Boxberger proud to carry on legacy of father

Boxberger proud to carry on legacy of father

ST. PETERSBURG -- For the majority of his baseball career, Brad Boxberger has had the experience of his father, Rod, to lean on.

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Over the last three seasons, however, Boxberger has been able to do something that his father never could: compete at the Major League level on Father's Day. With that in mind, though, the Rays' reliever has not forgotten all that his dad did to help him reach this point in his career.

"He kind of led me in the right direction and kind of helped me out along the path in terms of making some decisions and just being there for the encouragement, day in and day out," Boxberger said.

The connection between Brad and Rod has always been more than just family. When Brad was choosing colleges, he elected to go to the University of Southern California, where Rod was named the Most Outstanding Player for his performance in the 1978 College World Series.

In three years with the Trojans, Brad never witnessed as much as a regional appearance in the College World Series, but he did go 11-12 with a 3.81 ERA and was selected in the supplemental first round (43rd overall) by the Reds in the 2009 Draft.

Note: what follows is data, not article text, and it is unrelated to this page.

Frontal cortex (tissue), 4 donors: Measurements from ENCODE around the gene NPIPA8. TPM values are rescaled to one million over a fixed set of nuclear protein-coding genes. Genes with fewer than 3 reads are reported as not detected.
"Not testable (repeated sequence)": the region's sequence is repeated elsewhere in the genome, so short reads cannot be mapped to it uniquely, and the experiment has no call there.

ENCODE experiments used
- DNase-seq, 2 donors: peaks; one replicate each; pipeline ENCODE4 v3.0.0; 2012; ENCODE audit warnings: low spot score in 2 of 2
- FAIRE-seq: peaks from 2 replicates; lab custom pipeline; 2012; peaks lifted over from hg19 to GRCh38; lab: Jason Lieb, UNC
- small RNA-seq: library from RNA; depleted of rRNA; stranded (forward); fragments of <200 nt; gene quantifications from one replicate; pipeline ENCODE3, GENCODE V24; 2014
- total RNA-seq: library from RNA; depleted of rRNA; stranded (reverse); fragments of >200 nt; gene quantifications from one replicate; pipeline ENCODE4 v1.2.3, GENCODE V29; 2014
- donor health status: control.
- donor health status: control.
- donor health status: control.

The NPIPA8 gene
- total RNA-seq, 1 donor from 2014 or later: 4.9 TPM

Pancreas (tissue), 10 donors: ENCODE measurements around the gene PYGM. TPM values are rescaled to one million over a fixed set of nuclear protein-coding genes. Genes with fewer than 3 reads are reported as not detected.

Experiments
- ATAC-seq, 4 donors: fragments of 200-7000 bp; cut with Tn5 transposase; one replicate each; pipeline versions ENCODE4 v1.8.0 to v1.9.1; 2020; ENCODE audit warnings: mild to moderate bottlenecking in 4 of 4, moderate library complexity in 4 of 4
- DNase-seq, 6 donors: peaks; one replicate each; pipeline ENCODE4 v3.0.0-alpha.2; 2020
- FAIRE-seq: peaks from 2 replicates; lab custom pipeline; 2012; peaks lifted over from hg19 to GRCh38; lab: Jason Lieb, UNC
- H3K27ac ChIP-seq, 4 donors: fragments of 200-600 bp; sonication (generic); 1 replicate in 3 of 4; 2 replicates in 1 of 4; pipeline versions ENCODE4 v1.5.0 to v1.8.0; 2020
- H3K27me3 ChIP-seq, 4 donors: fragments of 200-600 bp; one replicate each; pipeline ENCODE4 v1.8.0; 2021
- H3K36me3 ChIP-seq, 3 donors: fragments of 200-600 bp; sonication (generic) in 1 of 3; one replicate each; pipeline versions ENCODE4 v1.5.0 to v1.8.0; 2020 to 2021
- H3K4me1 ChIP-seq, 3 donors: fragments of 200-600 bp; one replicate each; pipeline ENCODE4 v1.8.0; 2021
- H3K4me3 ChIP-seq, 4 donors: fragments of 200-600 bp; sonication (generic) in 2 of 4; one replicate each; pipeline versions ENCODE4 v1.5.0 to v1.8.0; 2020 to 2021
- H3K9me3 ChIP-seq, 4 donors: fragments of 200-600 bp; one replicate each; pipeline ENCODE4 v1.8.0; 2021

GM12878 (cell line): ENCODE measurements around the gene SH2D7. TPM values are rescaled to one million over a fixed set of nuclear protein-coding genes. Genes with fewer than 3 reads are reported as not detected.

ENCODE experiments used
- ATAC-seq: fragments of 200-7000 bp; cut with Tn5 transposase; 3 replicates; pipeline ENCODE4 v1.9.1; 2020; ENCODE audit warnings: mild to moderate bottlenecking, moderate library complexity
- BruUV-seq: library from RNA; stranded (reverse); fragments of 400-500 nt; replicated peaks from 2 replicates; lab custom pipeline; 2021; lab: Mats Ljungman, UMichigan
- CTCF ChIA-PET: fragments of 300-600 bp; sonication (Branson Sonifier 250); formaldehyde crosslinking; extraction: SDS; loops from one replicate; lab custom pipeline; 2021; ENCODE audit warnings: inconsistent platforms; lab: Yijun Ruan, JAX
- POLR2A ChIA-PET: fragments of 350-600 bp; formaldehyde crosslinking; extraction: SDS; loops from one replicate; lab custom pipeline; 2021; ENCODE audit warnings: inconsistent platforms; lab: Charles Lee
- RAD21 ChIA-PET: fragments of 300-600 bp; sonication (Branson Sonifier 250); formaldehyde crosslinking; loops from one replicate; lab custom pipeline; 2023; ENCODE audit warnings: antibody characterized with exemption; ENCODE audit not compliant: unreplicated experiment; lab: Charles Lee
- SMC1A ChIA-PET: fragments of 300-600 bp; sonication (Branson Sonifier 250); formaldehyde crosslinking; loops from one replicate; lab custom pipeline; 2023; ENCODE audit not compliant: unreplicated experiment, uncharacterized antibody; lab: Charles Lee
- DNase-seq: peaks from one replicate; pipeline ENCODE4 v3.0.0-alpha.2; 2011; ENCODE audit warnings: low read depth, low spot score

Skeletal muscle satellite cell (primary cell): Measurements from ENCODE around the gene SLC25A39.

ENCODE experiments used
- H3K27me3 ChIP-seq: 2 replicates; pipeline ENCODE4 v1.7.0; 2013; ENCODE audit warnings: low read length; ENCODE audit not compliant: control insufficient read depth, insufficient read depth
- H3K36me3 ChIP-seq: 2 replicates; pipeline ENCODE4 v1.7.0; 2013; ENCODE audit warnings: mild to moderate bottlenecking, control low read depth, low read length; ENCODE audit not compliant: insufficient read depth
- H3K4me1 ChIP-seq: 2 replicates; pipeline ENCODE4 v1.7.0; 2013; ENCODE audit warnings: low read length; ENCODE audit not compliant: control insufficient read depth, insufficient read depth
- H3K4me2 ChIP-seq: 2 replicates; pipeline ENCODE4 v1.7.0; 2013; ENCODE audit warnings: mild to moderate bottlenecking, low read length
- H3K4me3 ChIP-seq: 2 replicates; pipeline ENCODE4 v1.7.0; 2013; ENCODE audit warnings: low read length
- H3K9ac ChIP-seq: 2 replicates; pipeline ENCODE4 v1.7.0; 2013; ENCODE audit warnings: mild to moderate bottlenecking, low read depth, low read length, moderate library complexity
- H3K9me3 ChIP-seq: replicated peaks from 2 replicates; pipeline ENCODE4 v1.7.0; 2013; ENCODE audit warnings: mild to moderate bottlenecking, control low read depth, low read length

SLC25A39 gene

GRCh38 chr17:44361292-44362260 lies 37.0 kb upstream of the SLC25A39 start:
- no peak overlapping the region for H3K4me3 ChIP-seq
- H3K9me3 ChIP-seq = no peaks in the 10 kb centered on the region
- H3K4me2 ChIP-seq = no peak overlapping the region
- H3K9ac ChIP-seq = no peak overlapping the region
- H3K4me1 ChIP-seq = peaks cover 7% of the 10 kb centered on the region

"It was cool to go to USC because he was there and everything he did there, but I was definitely going there to try and make a name for myself," Brad said. "I wanted to be the best college player I could be. It would have been tough to live up to what he did there, but it was awesome to be part of that."

Rod was drafted 11th overall by the Astros in 1978, and played six years in the Minor Leagues but never reached the Majors. That's where Brad has his father trumped. In the midst of his fourth season in the big leagues, the right-hander has put together a 2.61 ERA with 18 saves through the first 131 appearances of his career.

"College is what it is, and there are only so many people who remember you for college," Brad said, "but to be able to go on and further your career and be on a more broad spectrum is something I've enjoyed."

This year, though, Boxberger has a completely different outlook on what it means to play on Father's Day, as he will participate for the first time as a father after the birth of his daughter, Ava, on Sept. 18, 2014. Ava will be in the stands Sunday.

"It definitely has a new meaning this year, being that it's my first Father's Day," Brad said. "Before, it was my dad's Father's Day and the meaning of what it really is never really set in with me, so it'll be cool to go out there and play on Father's Day now that it has a little different meaning now."

Troy Provost-Heron is an associate reporter for MLB.com. This story was not subject to the approval of Major League Baseball or its clubs.